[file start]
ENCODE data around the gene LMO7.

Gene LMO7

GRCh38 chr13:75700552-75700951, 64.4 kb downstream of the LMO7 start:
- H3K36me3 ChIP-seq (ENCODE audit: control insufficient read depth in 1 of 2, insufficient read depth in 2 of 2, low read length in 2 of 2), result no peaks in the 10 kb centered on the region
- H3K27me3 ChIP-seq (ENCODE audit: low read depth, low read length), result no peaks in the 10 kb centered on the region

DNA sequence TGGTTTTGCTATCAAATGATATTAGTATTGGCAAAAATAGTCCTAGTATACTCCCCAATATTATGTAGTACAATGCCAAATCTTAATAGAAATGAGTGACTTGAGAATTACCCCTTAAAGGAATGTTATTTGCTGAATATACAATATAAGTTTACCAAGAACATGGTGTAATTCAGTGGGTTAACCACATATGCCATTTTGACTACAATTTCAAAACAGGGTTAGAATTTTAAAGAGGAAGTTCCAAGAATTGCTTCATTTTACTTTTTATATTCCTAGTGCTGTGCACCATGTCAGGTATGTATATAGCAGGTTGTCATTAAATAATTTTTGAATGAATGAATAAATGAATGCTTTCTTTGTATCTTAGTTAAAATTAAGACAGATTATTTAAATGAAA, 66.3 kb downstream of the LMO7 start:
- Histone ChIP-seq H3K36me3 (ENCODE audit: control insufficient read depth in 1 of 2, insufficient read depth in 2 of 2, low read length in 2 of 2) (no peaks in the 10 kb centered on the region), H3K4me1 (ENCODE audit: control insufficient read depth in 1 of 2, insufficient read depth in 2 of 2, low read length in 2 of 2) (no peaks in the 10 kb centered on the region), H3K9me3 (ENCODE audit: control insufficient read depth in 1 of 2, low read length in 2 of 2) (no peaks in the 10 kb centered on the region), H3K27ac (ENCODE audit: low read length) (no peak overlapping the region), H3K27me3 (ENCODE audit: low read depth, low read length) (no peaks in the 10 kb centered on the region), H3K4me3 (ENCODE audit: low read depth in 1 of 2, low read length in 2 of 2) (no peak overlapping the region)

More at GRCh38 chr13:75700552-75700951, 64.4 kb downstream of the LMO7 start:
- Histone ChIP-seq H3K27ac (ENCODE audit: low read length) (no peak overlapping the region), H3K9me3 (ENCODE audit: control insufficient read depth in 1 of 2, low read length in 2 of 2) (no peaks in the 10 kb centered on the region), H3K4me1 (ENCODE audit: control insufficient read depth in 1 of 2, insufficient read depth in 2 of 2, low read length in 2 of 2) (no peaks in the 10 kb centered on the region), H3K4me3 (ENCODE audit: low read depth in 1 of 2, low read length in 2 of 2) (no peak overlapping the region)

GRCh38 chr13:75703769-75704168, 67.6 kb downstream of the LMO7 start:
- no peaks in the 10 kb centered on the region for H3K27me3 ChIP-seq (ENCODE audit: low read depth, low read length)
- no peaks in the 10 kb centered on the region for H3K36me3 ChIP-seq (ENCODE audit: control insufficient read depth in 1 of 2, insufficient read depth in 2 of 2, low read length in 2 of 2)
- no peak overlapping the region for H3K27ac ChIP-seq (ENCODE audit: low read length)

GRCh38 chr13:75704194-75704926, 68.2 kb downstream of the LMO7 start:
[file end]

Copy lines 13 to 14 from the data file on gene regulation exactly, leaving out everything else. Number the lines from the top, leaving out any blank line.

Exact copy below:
- no peak overlapping the region for H3K27ac ChIP-seq (ENCODE audit: low read length)

GRCh38 chr13:75704194-75704926, 68.2 kb downstream of the LMO7 start: